Dulce de leche is a creamy, sweet sauce often called Mexican caramel. But while it looks like caramel, it is, in fact, based on the Maillard browning of dairy rather than the caramelization of sugar. That may sound like a technicality, but it gives dulce de leche a sweet and mellow, toffee or butterscotch-like flavor without the bitterness associated with caramel (i.e., burned sugar).
It's traditionally made by simmering a pot of milk and sugar, stirring pretty much constantly, for hours. You could do that, or you could do what is by far the easiest way to make it: skip the stirring and simmer an unopened can of sweetened condensed milk in a pot of water. It's a no-fuss approach to this rich and creamy sauce.
Once cooked and cooled, dulce de leche is delicious straight out of the can (spoon optional), but you can also serve it over ice cream (or even in ice cream, if you're making it yourself) or use it as a filling for cakes, brownies, or cookies.
Before I go through the insanely easy steps for making dulce de leche this way, I have just one important warning: You must pay attention to the water level in the pot as the can simmers. If you let too much water evaporate and the can ends up not being fully submerged, it can overheat, tear or even explode, which would be bad. Keep the water level at least 2 inches above the can and you'll be fine. Placing the can in the pot on its side means you'll need less water to cover the can and it'll help to prevent the can from bouncing around as it cooks.
Why It Works
- A closed can prevents evaporation, so dulce de leche stays creamy and thick.
- Pressure builds in a closed can, so there's no need for an Instant Pot or pressure cooker.
1 (14-ounce) can sweetened condensed milk, label removed
Place the can on its side in a large pot. Fill pot with room-temperature water, making sure water level is at least 2 inches above can. Remember, it's vital the can remain fully submerged during the entirety of simmering to prevent it from warping and splitting, which can result in injuries.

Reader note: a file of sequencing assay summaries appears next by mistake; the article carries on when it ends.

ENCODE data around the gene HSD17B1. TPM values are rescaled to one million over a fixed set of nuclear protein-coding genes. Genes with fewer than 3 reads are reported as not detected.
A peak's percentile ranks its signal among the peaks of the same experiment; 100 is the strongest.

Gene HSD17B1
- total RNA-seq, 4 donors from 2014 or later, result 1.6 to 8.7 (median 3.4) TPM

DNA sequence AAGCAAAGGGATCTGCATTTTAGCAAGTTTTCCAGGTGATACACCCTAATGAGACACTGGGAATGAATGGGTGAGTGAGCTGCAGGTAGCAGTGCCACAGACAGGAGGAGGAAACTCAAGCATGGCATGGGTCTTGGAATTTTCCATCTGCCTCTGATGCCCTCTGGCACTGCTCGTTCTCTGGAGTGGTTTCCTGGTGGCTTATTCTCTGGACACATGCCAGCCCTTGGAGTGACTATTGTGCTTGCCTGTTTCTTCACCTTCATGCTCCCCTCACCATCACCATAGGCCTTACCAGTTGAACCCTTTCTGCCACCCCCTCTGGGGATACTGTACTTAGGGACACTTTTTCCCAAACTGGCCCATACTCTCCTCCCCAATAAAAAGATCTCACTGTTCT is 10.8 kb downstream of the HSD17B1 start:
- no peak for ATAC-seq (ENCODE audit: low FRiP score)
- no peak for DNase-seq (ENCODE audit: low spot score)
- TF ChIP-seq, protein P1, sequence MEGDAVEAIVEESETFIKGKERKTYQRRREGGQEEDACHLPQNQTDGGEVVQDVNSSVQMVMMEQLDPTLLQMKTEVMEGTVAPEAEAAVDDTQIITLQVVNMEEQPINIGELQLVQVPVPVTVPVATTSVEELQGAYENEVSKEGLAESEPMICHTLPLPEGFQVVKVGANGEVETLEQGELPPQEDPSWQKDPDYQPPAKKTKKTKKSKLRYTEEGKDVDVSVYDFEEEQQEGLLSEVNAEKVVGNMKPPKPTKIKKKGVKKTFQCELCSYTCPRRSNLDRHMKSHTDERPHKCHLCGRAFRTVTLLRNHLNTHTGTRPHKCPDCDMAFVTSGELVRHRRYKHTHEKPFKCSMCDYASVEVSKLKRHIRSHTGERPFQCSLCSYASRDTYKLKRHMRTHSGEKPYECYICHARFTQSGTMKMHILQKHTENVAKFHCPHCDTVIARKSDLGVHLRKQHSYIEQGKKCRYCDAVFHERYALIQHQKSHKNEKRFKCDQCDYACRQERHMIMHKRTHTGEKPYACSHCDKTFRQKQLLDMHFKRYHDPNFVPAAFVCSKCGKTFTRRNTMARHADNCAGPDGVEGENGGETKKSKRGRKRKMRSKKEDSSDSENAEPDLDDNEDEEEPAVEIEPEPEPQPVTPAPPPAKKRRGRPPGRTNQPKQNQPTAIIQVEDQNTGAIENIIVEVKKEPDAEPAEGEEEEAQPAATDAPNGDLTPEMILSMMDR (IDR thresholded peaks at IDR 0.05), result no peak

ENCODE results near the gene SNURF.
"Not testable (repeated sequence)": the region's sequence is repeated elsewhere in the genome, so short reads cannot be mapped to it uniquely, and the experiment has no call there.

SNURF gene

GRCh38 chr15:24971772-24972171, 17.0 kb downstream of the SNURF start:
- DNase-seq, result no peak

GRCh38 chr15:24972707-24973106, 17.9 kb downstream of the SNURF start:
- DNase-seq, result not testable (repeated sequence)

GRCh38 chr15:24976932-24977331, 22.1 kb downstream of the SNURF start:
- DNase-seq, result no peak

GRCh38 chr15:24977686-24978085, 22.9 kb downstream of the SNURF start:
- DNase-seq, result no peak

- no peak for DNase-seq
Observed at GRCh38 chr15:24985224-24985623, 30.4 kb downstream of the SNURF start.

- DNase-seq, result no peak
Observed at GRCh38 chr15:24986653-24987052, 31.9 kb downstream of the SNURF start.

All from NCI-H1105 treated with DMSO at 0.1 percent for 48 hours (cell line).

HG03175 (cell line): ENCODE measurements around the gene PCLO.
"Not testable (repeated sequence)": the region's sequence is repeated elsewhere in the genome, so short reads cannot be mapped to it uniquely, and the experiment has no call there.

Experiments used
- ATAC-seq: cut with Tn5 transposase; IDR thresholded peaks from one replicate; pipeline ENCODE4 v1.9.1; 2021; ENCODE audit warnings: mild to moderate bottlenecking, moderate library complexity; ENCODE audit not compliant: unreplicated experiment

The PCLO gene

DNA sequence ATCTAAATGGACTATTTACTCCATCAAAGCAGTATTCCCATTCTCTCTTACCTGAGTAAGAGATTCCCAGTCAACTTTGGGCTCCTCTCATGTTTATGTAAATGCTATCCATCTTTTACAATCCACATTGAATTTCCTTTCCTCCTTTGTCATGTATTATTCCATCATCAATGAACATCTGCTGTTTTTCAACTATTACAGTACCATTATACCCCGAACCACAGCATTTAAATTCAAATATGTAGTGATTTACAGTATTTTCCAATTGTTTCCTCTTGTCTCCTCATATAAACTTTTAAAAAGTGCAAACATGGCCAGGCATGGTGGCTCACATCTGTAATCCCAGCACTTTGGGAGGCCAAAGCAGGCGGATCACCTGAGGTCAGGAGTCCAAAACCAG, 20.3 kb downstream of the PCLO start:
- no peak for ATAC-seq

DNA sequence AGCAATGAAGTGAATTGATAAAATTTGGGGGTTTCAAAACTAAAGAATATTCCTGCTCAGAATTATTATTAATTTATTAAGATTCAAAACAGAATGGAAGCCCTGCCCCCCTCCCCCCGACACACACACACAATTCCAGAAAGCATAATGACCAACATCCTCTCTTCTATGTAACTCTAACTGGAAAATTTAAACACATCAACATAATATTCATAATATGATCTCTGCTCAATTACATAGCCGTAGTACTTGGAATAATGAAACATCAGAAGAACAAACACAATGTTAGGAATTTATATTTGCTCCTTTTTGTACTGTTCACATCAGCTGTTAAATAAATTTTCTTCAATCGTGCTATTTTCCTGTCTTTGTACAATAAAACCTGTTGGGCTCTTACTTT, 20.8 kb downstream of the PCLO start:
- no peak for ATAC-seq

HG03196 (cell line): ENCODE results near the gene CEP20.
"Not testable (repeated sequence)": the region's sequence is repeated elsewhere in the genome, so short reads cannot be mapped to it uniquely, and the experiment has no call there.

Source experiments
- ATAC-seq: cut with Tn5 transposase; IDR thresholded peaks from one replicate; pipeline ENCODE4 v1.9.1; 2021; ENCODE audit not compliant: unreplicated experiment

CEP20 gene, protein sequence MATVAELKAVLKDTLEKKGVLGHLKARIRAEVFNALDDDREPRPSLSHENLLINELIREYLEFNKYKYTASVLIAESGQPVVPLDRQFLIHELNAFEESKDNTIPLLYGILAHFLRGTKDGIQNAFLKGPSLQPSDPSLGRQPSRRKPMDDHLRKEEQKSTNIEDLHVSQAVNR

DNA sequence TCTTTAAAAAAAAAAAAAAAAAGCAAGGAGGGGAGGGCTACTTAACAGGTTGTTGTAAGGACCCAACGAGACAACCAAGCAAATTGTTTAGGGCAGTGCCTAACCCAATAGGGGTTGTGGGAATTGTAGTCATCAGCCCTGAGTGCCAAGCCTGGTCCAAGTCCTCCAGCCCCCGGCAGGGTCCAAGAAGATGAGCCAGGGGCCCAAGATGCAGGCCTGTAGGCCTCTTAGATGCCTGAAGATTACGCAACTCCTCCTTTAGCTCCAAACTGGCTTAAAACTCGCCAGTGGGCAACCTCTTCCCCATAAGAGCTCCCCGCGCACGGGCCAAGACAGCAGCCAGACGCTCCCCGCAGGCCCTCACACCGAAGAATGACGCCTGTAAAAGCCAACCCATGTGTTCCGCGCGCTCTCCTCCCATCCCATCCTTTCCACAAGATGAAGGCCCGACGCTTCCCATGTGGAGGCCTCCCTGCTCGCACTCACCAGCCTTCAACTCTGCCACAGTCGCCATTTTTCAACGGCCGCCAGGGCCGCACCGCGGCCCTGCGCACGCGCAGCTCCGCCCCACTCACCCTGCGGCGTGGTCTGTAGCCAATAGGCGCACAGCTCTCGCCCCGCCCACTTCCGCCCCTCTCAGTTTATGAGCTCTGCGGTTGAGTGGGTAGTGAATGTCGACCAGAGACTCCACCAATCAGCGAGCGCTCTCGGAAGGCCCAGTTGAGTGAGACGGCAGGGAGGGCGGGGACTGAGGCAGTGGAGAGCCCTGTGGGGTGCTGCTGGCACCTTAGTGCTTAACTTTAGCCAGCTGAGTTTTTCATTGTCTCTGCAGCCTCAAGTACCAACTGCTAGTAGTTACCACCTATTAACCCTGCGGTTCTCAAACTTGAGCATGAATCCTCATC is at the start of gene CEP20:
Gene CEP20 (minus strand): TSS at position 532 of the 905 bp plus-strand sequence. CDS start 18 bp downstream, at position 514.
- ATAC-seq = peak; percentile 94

Set pot over high heat and bring to a simmer. Reduce heat and simmer for 2 hours for light, golden caramel, and up to 3 hours for dark, robust caramel; check pot every 30 minutes to ensure water level stays above can, adding boiling water as necessary to keep can under 2 inches of water.
Using a pair of tongs, remove can from water and set on wire rack to cool to room temperature. Do not attempt to open can while still hot; this can cause pressurized hot caramel to spray dangerously.
Unopened cans of dulce de leche can be stored at room temperature for up to 3 months. To use dulce de leche, open can when completely cool and scoop out; reheat in a double boiler to soften dulce de leche to spreadable or drizzle-able consistency. Dulce de leche can be transferred to an airtight container and refrigerated for up to 3 weeks.
Make sure the can remains fully submerged by at least 2 inches of water. If the can is not fully submerged, it can overheat, tear, and even explode. Also, never try to open a hot can of dulce de leche. Wait until the can has cooled to room temperature before opening it; this can take about 4 hours.